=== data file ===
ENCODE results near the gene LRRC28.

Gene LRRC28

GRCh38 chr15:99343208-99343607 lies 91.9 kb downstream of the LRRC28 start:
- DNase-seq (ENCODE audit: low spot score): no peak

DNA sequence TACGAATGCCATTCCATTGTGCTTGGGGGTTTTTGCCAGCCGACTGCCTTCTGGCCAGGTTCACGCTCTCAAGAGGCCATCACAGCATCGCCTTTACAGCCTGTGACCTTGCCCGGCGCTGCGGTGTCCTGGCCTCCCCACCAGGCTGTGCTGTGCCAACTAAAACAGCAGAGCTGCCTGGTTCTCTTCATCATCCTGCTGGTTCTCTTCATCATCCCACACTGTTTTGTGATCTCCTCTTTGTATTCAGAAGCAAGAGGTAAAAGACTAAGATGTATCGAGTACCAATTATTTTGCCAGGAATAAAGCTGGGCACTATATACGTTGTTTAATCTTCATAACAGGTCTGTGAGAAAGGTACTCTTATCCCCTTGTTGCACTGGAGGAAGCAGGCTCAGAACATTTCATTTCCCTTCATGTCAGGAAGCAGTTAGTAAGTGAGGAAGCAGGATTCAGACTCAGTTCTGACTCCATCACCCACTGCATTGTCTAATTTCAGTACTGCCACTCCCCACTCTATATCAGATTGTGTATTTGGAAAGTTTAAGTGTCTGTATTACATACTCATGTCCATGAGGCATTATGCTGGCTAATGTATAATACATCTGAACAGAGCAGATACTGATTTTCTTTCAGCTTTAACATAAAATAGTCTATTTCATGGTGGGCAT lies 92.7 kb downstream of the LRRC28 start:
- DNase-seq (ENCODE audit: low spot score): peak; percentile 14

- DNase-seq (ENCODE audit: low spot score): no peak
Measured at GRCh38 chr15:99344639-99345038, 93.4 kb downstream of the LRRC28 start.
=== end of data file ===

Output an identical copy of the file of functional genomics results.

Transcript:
ENCODE results near the gene LRRC28.

Gene LRRC28

GRCh38 chr15:99343208-99343607 lies 91.9 kb downstream of the LRRC28 start:
- DNase-seq (ENCODE audit: low spot score): no peak

DNA sequence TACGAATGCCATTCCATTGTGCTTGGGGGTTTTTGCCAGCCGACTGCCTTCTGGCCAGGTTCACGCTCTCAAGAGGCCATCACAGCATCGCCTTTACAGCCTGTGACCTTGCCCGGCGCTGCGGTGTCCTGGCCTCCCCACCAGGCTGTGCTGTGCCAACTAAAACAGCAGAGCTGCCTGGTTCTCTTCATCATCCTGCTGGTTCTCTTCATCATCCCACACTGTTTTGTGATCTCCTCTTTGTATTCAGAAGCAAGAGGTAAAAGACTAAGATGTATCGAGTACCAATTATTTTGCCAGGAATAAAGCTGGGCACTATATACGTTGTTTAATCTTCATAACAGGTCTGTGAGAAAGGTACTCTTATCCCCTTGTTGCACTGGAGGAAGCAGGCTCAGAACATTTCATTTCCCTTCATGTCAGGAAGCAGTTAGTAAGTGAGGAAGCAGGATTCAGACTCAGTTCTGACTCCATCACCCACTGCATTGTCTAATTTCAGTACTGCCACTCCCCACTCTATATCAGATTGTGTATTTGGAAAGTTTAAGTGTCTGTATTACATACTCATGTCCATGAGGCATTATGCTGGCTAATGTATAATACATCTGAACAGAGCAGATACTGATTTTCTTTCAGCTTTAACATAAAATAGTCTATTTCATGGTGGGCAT lies 92.7 kb downstream of the LRRC28 start:
- DNase-seq (ENCODE audit: low spot score): peak; percentile 14

- DNase-seq (ENCODE audit: low spot score): no peak
Measured at GRCh38 chr15:99344639-99345038, 93.4 kb downstream of the LRRC28 start.